2-15 years (variable)


What is the clinical presentation of tertiary Trepomona pallidum?

Granuloma - soft noncancerous collection of bacteria, infected cells, macrophages
Neurological complications - seizure, dementia, meningitis
Cardiac complications - aortitis, aortic aneurysm leading to rupture and hemorrhage


How is treponema pallidum transmitted?

sexual, mucosal, fetal, contaminated blood products


What are other diseases caused by Treponema pallidum?

Bejel/endemic syphilis: infection of skin and tissue
Pinta: skin lesions hyperkeratotic
Yaws: ulcerative skin lesions, may progress to soft tissue destruction (esp bone/cartilage of the nose)
May all be resolved completely without antibiotic treatment


What is the common name of T. pallidum endemicum?

Bejel/endemic syphilis


What is the common name of T. pallidum carateum?



What is the common name of T. pallidum pertenue?



What is the most common etiology of Borrelia sp?

B. burgdorferi


What are the clinical features and complications of Borrelia sp?

Characteristic "bullseye" rash (erythema migrans)
Flu like symptoms
Bell's palsy
Disseminated disease includes CNS invasion, arthritic symptoms, heart palpitations, extreme weakness


How is Borrelia sp. transmitted?

Deer ticks and black leg ticks, typically in late spring early summer


What disease is caused by Borrelia sp?

Lyme disease


What are the characteristics of post treatment Lyme disease syndrome?

Recurrent arthritis, arthralgia, neuralgia
Pathology unknown
Long term antibiotics not useful
10-20% experience PTLD


How is Leptospira sp. (Leptospirosis) transmitted?

Animal vector - contact with water, soil, food containing infected animal's urine
"Mud fever" "swamp fever"


What are the clinical features of Leptospira sp (Leptospirosis)?

Phase 1: myalgia, fever, chills, headache
Phase 2: (Weil's disease), meningitis, jaundice, renal failure


What are some morphological characteristics of Campylobacter sp?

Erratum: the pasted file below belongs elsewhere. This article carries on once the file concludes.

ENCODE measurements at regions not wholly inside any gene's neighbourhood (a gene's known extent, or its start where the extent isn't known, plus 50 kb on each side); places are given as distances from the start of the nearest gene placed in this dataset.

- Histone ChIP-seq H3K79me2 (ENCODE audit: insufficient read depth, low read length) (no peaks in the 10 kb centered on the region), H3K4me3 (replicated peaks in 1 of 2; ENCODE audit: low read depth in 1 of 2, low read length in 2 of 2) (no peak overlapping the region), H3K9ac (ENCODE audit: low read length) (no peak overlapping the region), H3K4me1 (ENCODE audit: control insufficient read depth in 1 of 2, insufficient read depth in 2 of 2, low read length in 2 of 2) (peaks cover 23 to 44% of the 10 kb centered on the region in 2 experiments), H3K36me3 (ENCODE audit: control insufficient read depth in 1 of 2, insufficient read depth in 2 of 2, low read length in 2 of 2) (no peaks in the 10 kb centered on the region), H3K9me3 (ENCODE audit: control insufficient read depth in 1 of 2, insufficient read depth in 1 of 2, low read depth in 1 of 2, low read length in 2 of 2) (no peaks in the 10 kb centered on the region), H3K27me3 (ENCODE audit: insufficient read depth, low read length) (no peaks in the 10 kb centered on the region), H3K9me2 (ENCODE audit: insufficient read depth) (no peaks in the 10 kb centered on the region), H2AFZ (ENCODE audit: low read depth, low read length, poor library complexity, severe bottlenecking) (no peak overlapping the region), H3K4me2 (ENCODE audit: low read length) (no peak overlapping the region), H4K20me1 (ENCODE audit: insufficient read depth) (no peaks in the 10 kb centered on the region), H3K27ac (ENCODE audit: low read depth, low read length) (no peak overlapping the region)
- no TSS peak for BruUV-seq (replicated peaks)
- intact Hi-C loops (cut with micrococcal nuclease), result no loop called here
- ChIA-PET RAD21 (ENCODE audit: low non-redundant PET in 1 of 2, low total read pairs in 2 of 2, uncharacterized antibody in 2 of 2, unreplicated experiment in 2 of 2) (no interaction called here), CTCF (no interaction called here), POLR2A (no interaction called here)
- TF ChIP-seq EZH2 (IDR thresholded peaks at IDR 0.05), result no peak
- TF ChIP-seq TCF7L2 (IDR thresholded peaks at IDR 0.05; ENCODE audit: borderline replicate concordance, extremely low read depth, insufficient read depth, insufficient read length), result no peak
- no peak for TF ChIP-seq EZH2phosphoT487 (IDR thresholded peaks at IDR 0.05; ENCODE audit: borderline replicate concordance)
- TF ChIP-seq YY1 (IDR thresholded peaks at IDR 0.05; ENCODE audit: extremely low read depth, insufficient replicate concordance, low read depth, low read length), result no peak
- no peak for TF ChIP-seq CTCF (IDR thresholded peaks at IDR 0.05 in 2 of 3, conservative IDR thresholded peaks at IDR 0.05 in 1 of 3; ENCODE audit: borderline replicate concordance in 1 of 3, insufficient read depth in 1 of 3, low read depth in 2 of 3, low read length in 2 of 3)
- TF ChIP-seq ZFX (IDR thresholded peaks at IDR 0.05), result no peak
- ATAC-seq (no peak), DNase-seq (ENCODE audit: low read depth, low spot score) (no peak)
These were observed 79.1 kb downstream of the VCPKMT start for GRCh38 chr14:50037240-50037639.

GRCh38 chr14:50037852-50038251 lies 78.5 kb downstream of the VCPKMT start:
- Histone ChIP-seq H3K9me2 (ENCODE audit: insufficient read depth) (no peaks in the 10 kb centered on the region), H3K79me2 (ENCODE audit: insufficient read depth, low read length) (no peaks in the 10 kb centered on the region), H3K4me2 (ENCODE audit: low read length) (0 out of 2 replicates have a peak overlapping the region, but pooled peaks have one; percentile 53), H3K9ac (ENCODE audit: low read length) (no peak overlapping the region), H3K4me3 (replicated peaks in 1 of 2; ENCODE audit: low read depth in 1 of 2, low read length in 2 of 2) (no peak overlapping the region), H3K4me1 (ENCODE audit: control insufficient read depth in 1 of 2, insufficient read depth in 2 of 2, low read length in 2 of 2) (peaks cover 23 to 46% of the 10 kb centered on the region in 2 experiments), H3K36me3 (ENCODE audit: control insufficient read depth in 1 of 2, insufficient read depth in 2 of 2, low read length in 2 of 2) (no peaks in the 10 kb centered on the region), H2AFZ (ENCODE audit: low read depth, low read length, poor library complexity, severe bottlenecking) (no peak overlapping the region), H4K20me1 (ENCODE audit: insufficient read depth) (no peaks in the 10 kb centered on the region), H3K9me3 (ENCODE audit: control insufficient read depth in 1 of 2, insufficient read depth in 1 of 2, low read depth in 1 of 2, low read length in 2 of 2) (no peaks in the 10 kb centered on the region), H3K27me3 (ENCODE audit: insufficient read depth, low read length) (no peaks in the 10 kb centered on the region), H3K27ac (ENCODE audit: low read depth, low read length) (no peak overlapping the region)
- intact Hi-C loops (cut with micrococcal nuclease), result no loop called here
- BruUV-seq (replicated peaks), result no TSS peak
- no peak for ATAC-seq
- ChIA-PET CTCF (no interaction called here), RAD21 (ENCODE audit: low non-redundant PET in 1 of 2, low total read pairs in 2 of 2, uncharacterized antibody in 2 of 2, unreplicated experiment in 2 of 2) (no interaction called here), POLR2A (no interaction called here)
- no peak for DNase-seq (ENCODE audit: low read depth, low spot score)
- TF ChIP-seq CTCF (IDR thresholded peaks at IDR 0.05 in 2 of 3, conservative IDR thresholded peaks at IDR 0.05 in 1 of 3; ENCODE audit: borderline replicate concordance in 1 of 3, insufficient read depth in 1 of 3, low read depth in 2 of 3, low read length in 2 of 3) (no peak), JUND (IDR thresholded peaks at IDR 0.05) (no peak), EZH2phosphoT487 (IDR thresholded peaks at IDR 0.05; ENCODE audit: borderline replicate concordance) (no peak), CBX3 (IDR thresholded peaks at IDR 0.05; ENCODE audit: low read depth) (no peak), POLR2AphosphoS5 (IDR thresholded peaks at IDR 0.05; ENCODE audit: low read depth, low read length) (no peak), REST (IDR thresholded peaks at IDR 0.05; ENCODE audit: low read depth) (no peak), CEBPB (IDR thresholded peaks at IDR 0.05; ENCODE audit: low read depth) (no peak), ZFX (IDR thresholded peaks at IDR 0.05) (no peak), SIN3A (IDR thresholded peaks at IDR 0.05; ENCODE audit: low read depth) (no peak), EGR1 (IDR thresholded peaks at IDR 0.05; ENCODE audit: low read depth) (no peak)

Spiral shaped, Gram (-)
Oxidase (+)


What are the human pathogens of Campylobacter sp?

Campylobacter jejuni: gastroenteritis
Campylobacter coli: gastroenteritis
Campylobacter fetus: neonatal sepsis, meningitis


How are C. jejuni and C. coli transmitted?

contaminated poultry, unpasteurized milk. Most common food borne illness world wide.
Produces Cholera like entero-toxin
Grows well in avian bodies because max growth at 42C (avian body temp)


What are the clinical features of C. jejuni and C. coli?

Gastroenteritis lasting 24hours to 1 week (distinguishing feature that lasts more than 1 day)
Fever, abdominal pain, diarrhea, frequently bloody stool
May develop inflammation of the colon similar to C. diff infection (rare cause of pseudomembranous colitis)
Low risk of dissemination, reactive arthritis, low incidence of Guillian-Barre syndrome


What are clinical features of C. fetus?

Opportunistic pathogen in newborns
Causes spontaneous abortion in cattle/sheep
Only member of genus to cause septicaemia
May lead to infectious cardiopathy, invasion of respiratory tract, CNS (meningitis), septic thrombophlebitis, septic arthritis,


How is C. fetus transmitted?

Contaminated food, poultry, water


What are some morphological characteristics of Helicobacter pylori?

Gram (-), microaerophilic, acid-stable
A member of the normal flora of the stomach


What are the typical symptoms of a chronic infection of H. pylori?

typically asymptomatic


What are gastric/peptic ulcers and what are they associated?

Ulcers in the stomach/duodenum
Associated with NSAID usage (1-4%)
Dull sharp abdominal pain
bleeding perforation of GIT
MALT lymphoma, gastric cancer important complications